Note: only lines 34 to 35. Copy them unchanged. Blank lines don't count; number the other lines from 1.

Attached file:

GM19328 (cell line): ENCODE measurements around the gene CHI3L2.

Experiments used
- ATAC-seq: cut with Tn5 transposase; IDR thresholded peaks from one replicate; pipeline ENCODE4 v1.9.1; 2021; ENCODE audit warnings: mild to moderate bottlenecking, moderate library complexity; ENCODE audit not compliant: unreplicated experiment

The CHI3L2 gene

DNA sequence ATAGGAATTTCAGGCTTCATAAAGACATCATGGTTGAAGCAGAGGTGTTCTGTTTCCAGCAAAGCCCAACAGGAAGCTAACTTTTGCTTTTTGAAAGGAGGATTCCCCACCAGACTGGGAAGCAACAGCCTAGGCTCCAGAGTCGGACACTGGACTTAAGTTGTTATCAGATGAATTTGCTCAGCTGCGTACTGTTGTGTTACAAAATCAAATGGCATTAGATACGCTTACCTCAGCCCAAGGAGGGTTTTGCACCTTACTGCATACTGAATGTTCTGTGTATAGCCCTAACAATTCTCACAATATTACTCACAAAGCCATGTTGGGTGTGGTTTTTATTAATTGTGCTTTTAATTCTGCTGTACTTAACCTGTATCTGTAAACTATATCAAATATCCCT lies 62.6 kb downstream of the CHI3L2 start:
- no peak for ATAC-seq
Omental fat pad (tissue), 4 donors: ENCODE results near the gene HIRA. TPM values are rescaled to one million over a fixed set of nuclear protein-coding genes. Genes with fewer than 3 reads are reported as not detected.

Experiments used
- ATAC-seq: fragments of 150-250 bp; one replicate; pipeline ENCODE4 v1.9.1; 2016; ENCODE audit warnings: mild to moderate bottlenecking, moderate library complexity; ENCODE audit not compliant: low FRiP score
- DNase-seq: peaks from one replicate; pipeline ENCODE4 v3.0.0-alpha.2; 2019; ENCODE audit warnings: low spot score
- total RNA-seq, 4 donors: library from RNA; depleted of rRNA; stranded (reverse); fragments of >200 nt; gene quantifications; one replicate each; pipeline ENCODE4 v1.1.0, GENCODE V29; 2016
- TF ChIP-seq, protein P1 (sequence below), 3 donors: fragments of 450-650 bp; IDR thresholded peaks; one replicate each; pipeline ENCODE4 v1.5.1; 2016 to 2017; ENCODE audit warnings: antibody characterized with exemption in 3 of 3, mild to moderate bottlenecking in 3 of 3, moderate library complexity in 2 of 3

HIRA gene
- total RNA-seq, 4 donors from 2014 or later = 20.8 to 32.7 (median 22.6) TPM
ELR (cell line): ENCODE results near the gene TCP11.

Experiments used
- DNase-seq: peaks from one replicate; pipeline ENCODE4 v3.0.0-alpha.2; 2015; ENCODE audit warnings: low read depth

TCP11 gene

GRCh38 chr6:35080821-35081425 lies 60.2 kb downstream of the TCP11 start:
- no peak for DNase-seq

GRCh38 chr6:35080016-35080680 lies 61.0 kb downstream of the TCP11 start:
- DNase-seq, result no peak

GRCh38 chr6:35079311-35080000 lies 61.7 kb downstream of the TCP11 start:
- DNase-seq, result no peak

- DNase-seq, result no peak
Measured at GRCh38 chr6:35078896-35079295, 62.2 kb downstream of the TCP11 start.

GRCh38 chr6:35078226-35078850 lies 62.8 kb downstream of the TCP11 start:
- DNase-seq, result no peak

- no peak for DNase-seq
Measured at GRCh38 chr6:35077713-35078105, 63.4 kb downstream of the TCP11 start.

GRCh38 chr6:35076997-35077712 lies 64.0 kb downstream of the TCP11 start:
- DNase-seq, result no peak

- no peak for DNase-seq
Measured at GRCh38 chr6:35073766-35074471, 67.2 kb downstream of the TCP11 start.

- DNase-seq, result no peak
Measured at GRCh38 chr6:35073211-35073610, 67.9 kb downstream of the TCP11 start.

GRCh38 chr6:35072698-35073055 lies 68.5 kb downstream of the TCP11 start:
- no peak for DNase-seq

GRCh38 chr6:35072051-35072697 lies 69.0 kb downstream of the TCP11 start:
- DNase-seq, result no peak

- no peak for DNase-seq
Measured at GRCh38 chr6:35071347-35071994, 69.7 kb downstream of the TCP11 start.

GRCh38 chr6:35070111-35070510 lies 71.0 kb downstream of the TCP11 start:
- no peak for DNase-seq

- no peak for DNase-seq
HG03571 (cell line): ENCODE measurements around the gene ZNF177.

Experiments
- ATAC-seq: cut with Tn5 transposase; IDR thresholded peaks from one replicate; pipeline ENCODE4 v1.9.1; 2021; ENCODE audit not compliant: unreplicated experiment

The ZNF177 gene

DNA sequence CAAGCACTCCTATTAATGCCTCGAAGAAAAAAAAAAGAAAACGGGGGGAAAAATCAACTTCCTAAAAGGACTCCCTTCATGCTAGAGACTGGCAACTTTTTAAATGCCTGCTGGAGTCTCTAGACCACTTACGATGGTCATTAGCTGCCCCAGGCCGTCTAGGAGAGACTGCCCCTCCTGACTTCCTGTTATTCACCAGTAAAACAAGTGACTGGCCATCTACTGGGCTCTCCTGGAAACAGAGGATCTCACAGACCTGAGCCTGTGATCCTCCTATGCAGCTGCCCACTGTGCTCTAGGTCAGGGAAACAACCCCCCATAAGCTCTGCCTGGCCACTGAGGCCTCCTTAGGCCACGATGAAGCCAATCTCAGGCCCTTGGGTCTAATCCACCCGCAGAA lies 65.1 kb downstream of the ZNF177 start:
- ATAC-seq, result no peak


Measured at GRCh38 chr6:35073766-35074471, 67.2 kb downstream of the TCP11 start.

- DNase-seq, result no peak